Daily Digest

Fate of West Virginia ‘forced pooling’ bill remains unclear

NATURAL GAS: A group of students, faculty and staff says Duke University’s proposed new campus power plant should be fueled from methane from hog waste, not natural gas. (Southeast Energy News)

ALSO:
• Meanwhile, Clemson residents and members of the city council voiced their opposition to Duke Energy’s proposed generating station, although its site is owned by Clemson University and not subject to city oversight. (Greenville Online)
• The fate of the natural gas industry’s controversial bill to help force drilling on unwilling land owners in West Virginia was up in the air Tuesday. (Charleston Gazette-Mail)
• A chemical leak at a natural gas facility made residents in a poor Alabama community sick. (Los Angeles Times)

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SOLAR:
• Following layoffs, Georgia’s Suniva says domestic solar manufacturers “face attack” from overseas manufacturers that are dumping cheap solar panels in the U.S. (Atlanta Journal-Constitution)
• The city of Tampa has been named one of the country’s “solar builders” for its potential solar capabilities. (Tampa Bay Times)
• North Carolina officials are working with solar developers to establish guidelines for pollinator-friendly plants around solar arrays. (Roanoke-Chowan News-Herald)

WIND: No federally leased Wind Energy Area has gone from lease to full production, so how will Avangrid’s offshore wind power get to the grid? (Coastal Review)

COAL:
• A bill in West Virginia to reduce water-quality restrictions for coal industry advanced in the House on Tuesday, moving closer to passage. (Charleston Gazette-Mail)
• Three counties in Virginia’s coal region support Gov. Terry McAuliffe’s budget amendment that blocks the transfer of funds from a local economic development to draw more jobs to the coal region. (Roanoke Times)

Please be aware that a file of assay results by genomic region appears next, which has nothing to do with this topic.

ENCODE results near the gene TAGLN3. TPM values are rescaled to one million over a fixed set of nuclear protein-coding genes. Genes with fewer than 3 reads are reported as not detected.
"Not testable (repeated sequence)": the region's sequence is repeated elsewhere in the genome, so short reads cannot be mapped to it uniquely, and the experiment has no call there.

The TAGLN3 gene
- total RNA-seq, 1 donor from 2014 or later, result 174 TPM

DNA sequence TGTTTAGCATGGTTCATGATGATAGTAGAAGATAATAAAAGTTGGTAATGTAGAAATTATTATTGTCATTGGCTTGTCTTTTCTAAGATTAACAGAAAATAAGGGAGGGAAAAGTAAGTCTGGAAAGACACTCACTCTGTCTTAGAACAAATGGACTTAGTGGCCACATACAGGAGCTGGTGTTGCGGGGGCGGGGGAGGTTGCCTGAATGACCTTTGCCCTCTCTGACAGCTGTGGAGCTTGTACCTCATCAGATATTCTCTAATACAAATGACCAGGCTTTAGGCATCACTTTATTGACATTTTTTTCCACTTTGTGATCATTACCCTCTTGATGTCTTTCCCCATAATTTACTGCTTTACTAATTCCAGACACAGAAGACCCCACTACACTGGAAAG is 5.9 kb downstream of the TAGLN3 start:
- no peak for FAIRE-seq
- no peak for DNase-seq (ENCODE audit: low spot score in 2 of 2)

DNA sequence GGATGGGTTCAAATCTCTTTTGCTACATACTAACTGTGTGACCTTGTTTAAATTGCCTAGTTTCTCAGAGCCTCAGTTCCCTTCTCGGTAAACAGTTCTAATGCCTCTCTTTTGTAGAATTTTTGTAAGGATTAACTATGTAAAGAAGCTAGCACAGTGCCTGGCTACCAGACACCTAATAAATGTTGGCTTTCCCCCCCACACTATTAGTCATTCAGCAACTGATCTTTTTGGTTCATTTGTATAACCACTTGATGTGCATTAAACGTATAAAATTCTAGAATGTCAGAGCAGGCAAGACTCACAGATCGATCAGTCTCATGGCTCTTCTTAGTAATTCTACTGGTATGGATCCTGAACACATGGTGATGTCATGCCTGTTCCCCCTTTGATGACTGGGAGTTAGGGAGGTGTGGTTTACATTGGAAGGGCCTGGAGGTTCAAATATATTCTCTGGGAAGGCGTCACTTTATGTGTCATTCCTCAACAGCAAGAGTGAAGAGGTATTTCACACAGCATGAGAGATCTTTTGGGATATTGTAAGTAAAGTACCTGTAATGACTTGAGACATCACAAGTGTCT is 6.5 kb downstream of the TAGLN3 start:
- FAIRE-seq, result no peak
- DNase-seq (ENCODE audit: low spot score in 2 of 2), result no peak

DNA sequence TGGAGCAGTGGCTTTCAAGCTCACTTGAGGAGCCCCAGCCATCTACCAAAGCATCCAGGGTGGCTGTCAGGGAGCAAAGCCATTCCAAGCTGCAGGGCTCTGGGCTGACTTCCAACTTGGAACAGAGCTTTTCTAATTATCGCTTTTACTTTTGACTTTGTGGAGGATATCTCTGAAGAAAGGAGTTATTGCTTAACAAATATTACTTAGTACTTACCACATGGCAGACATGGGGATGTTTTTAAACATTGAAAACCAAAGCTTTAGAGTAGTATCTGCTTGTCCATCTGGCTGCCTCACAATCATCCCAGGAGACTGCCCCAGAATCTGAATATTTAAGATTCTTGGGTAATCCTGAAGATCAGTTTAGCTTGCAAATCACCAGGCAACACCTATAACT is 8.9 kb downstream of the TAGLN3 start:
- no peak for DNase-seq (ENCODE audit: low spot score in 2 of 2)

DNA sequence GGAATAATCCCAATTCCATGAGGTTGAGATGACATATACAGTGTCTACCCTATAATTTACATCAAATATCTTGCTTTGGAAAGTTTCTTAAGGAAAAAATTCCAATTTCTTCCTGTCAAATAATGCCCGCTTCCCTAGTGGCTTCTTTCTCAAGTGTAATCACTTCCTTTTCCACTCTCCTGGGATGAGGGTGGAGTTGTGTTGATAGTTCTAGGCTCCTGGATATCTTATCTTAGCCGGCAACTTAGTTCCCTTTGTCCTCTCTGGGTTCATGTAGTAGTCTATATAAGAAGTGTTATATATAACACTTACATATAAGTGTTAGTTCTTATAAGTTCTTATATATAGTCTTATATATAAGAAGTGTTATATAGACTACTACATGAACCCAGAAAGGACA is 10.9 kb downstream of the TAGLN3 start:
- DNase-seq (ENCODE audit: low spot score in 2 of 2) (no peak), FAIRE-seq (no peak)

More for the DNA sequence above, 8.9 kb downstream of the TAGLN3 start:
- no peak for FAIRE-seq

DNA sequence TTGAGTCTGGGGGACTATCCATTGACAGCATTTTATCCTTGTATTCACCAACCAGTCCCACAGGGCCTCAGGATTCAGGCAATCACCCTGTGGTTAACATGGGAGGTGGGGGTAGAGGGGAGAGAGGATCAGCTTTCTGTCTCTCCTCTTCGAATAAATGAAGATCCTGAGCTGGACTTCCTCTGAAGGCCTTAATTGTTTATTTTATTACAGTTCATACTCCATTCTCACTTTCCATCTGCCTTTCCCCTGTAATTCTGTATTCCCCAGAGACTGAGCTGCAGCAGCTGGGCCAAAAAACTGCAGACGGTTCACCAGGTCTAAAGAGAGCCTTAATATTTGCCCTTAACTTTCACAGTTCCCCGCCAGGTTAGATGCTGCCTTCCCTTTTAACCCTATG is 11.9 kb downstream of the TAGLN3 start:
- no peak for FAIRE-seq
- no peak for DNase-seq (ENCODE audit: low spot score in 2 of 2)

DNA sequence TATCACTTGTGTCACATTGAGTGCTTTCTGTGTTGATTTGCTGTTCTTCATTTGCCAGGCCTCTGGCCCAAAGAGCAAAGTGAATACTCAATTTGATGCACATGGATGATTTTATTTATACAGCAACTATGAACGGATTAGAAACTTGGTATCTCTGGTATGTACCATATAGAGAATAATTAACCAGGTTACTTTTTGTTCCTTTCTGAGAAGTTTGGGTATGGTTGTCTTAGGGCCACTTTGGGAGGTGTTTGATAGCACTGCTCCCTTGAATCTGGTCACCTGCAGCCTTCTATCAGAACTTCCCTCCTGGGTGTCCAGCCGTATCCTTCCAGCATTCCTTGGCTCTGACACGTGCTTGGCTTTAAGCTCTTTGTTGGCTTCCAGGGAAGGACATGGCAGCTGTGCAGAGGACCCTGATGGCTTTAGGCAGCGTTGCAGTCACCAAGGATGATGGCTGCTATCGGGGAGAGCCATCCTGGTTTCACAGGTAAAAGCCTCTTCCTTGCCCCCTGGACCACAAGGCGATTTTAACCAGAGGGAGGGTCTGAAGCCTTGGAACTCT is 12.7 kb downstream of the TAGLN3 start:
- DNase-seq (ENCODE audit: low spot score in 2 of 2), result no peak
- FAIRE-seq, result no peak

• Regulators are still not fully implementing reforms for responding to coal mine emergencies seven years after the Upper Big Branch Mine disaster. (Charleston Gazette-Mail)

COAL ASH:
• Dominion Virginia Power says it won’t oppose a temporary pause in coal ash permitting. (Richmond Times-Dispatch)
• As the Kentucky Department for Environmental Protection moves forward with new regulations to weaken the state’s prior review of coal ash landfills, documents show the department was against such efforts in 2010. (WFPL)

PIPELINE: Republican and Democratic lawmakers from Virginia, West Virginia and North Carolina together are supporting the controversial Atlantic Coast Pipeline project. (The News Virginian)

UTILITIES:
• Legislation that would create performance-based incentives for utilities and bring new measures of accountability to Florida’s Public Service Commission passed a House committee on Tuesday. (SaintPetersBlog)
• A settlement that will lead to rate increases for customers of Florida’s Gulf Power was approved by state utility regulators Tuesday. (Pensacola News Journal)

NUCLEAR: Toshiba confirmed Tuesday that it has replaced the chairman of Westinghouse following its bankruptcy filing. (Atlanta Business Chronicle)

RENEWABLE ENERGY:
• Since announcing its commitment to 100 percent renewable energy, Abita Springs, Louisiana wonders how President Trump will affect the country’s rural renewable power renaissance. (Curbed)
• Carolina Public Press is hosting a free public forum on the role of renewable energy in North Carolina. (news release)

COMMENTARY:
• A newspaper editorial says Florida’s lawmakers are letting the state down on fracking. (Naples Daily News)
• A Bloomberg editorial says despite Westinghouse’s bankruptcy filing, nuclear power is worth saving. (Bloomberg)
• Kentucky lawmakers say a bill they’ve introduced, Reclaim Act 2017, represents a massive environmental and economic revitalization of Appalachia. (The Hill)

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